Still from Blonde by Andrew Dominik (2022). Source: IMDB.
How did you watch Blonde? As fact or fiction? As a biopic or as melodramatic trauma-porn?
Andrew Dominik’s Marilyn Monroe has been far removed from the confident, lustrous and energetic woman traditionally idolised and revered in modern media.The figure of Monroe, erected in interviews, American iconography, her film career, Lana Del Rey songs and even the documented history of her life, has been given a pain pill.
A fetishisation of feminine suffering and tragedy, Blonde‘s Marilyn is belittled through the lens of a man who, with zero self-awareness or irony, critiques the malevolence of his own male predecessors – industry figures who used Monroe for their own advantage, as he himself plays with her memory. While we’re aware that this characterisation of Marilyn is fictional, inspired by Joyce Carol Oates’ novel of the same name, the very real tribulations she was put through are maimed and distorted by the writing, reducing her to a shadow of herself.
Coined by film critic Nathan Rabin, a ‘manic pixie dream girl’ refers to a type of female character depicted as vivacious and appealingly quirky, whose main purpose within the narrative is to inspire a greater appreciation for life in a male protagonist. Notable manic pixie dream girls are Zooey Deschanel in 500 Days of Summer, Kirsten Dunst in Elizabethtown and Audrey Hepburn in Breakfast at Tiffany’s.
Even though Blonde is set years before the term was coined, there’s no denying that Marilyn’s character fits the tired trope of a manic pixie dream girl. Although her own plot is mobilised, the internal character arc Dominik tries to portray falls flat, and seems to allude to some kind of Freudian daddy issues, while the frustration she feels at being objectified and meant to play a character in her own life pale in comparison.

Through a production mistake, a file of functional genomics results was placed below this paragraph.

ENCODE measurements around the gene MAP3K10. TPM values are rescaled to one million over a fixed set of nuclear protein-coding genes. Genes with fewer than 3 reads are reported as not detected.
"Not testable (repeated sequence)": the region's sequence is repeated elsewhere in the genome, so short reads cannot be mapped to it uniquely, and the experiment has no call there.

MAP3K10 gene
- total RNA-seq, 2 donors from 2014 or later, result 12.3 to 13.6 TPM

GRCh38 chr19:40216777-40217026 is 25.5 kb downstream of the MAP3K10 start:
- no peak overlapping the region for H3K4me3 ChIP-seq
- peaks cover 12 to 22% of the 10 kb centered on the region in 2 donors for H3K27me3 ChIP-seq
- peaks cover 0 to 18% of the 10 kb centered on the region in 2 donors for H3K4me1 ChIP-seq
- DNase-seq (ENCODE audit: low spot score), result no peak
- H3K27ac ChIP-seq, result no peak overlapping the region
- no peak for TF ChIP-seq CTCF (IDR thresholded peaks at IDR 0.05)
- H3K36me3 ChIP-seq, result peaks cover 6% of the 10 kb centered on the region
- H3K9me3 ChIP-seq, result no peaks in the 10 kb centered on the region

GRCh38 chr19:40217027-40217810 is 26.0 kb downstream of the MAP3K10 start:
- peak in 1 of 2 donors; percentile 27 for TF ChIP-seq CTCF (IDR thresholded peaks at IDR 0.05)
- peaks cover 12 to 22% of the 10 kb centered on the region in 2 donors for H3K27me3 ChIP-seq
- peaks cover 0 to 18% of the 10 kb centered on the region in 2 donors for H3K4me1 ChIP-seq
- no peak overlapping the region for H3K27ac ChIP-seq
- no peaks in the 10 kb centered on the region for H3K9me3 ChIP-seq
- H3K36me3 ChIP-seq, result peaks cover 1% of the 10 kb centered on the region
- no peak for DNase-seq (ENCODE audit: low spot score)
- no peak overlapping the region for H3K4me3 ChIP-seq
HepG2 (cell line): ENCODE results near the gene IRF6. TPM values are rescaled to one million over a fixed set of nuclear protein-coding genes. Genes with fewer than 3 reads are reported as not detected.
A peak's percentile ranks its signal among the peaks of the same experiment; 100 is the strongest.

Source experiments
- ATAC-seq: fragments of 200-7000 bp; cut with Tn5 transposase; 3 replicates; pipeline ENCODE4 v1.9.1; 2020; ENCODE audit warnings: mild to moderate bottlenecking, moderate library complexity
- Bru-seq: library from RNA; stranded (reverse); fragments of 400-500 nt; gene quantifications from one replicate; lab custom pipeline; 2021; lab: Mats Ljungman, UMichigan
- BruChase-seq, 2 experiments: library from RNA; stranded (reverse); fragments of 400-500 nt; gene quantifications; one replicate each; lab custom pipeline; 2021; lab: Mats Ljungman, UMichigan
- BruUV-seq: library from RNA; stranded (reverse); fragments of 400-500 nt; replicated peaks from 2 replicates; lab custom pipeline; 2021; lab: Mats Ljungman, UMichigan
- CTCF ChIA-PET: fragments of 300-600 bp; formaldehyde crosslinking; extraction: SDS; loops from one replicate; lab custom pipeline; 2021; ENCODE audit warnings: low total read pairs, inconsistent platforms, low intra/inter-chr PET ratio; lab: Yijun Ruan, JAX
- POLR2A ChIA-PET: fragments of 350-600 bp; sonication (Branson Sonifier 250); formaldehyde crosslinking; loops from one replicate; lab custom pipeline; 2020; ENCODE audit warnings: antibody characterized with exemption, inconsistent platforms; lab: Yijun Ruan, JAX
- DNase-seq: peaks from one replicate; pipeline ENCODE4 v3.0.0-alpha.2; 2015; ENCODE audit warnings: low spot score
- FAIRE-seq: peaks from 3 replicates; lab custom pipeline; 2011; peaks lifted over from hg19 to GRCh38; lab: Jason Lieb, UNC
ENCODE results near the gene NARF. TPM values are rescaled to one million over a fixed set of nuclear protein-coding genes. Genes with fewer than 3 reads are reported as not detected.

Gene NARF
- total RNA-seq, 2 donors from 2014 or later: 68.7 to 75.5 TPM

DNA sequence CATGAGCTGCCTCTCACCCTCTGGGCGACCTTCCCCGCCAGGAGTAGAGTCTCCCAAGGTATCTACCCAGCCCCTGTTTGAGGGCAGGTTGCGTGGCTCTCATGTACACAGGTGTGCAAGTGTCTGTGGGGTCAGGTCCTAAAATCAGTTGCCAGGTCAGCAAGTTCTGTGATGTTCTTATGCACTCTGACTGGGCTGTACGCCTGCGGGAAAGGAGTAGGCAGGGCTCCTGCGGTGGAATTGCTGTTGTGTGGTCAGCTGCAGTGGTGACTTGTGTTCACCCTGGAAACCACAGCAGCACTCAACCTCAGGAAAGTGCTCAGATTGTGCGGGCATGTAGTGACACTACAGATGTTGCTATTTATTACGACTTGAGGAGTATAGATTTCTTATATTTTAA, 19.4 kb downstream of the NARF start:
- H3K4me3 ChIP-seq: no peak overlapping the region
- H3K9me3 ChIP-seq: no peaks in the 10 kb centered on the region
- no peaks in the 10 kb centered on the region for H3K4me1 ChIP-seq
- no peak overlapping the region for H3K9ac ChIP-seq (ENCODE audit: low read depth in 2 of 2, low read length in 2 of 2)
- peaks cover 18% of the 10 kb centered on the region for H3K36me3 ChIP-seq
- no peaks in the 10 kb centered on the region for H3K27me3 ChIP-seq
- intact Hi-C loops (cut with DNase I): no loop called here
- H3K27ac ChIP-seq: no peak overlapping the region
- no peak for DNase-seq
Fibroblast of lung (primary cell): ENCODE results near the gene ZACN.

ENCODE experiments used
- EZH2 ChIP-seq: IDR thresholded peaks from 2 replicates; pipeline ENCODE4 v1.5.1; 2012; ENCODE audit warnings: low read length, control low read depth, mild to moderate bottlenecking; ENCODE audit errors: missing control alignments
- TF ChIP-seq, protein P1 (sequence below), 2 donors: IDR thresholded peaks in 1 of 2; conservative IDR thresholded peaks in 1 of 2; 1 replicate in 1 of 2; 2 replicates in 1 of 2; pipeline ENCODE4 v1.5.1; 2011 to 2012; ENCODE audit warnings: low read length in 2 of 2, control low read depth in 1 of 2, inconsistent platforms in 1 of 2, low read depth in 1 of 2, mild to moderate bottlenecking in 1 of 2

Rabin has since apologised for coining the term, calling it a “patriarchal lie” that he wishes he could erase from cinematic discourse. This is precisely why it fits Blonde so well – the film is clearly about Marilyn and not the men in her life, whom she drifts between in a somnambulistic state. Yet, no real metamorphosis occurs and her relationships are a static reflection of her surface level unhappiness rather than a deep exploration of the impacts of abuse on her psyche.
Interspersed between sobs and screams are de Armas’ gasps of airy, maniacal laughter and whispers of “daddy” directed to each new husband. With all the attempts to humanise Marilyn and her pain, Blonde is unsuccessful in exploring her real inner life. Rather, Marilyn is handed from man to man, provoking thoughts of possession or adoration.
This is most prevalent in her marriage to the playwright Arthur Miller, played by Adrien Brody, who she pervertedly inspires with child-like imitations – heavy breathing, running, curiously marvelling at the world around her. A woman protagonist with stereotypically youthful characteristics is never an inherently wrong thing in cinema, but what does cross a line is the undeniable sexualisation of these qualities.
When Marilyn’s mental health plunges and she breaks down angrily, she often appears topless or partially nude, her pain not so subtly correlating with the libido of the heterosexual male gaze. You’re left to wonder, is male pleasure the byproduct, or even goal, of these scenes? Pornography has fetishised female pain and humiliation, and this has bled to the mainstream, to media and social media. It’s difficult not to forget that this movie was made by a man, and perhaps even mostly for men.
While some efforts are made to clarify the brightness of Marilyn’s mind and talent, the emotion is surface level and she is ultimately infantilised. There is no substantial mention of her brightness, her accomplishments or talent; she was an advocate for civil rights, had a bond with Ella Fitzgerald and took her craft seriously. Let’s also not forget that her miscarriage was a manufactured hypothetical implemented for drama, and blamed on her own clumsiness, cementing the film’s strange pro-life sentiments (who else thought the talking foetus was a fever dream).
Whenever Marilyn does exert a flicker of power, the unapologetic womanliness we recognise from films like Some Like it Hot or Gentlemen Prefer Blondes, it is dissolved into a flurry of tears. Try comparing replications of original film and you’ll find that de Armas carries slivers of that girlish, insecure quality even when trying to play femme fatale. When she isn’t crying, she’s being ‘quirky’. Or as quirky as one could be in the 1950s.